...interpreting this as just a code snippet that focuses on your question,
e is a variable of type TimeoutException being specified as a parameter to your catch clause. If code running earlier in a "try block" happened to take a TimeoutException, a TimeoutException object would be instantiated, initialized and the catch() handler would receive that object as "e". The single line in the handler, e.printStackTrace(), calls the method printStackTrace() in the exception object. This causes the object to print a stack trace ( a way to "walk back" through the method calls that got you here... ) to the console. According to the API, it prints this stack trace to standard out.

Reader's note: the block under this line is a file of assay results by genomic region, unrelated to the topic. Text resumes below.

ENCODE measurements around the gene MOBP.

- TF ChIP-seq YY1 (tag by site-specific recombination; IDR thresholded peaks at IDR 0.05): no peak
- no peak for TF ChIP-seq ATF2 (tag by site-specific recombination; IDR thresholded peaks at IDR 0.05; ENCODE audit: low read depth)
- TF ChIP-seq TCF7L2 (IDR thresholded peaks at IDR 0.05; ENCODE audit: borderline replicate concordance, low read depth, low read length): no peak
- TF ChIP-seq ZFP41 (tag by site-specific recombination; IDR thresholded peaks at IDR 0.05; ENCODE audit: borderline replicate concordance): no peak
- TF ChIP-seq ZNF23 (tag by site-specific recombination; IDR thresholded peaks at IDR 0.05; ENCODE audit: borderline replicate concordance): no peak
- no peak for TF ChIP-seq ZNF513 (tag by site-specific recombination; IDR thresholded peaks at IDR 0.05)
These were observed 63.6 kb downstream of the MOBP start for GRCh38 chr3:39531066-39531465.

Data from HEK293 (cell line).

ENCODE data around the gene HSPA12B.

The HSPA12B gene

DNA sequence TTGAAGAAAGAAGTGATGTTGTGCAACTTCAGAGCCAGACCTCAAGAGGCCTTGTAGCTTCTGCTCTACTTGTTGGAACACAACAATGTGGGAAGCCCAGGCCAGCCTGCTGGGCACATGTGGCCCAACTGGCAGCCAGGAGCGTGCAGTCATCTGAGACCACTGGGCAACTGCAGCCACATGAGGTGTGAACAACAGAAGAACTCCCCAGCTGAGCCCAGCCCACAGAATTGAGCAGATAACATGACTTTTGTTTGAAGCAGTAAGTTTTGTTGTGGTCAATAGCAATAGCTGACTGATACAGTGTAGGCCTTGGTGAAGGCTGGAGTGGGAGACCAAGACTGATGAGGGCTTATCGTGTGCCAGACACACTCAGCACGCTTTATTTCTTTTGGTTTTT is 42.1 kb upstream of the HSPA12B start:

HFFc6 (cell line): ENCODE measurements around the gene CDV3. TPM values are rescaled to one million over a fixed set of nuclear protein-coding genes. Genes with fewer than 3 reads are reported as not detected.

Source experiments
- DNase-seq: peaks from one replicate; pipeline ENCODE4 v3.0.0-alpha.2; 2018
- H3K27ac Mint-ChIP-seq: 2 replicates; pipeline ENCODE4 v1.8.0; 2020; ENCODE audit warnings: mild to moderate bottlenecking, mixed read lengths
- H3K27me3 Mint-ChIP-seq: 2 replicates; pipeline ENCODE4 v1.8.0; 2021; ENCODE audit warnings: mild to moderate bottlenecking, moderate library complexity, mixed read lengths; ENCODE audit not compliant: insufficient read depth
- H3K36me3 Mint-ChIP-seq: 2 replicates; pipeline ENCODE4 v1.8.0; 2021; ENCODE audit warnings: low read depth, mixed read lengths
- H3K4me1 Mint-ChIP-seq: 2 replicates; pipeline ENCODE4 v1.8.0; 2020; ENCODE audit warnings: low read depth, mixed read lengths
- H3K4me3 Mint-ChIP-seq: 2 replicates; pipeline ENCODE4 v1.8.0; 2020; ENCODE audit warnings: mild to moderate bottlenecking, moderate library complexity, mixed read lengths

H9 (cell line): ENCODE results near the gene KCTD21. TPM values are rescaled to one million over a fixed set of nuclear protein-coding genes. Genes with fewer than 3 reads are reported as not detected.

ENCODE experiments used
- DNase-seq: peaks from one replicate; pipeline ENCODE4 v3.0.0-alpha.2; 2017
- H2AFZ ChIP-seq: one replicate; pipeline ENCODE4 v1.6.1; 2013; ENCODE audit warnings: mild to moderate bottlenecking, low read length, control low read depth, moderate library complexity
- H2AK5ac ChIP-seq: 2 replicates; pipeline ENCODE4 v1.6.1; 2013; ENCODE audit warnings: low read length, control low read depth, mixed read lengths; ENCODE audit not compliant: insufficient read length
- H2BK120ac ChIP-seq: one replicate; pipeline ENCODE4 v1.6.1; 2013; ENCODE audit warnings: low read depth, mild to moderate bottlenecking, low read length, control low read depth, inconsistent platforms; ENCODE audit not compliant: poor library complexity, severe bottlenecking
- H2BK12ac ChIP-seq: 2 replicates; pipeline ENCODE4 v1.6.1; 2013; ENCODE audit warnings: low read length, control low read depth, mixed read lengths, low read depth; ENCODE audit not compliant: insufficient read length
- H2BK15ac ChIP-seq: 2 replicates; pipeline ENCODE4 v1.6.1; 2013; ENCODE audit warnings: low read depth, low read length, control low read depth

SCJP - 86% - June 11, 2009
Well, sort of, yes. A catch block looks a bit like a little method; it has a parameter which it catches, and yes, you are applying the name "e" to any TimeoutExceptions you might catch. The printStackTrace() method is about the simplest action you can take in response to an Exception; it usually prints to the "standard error stream" (or wherever System.err happens to be pointing). It is actually inherited from the Throwable class. See the API specification for Exception (you can easily find a link to Throwable at the top of the web page), and the Java Tutorial about Exceptions.
I would warn you however that different people have different opinions about Exceptions.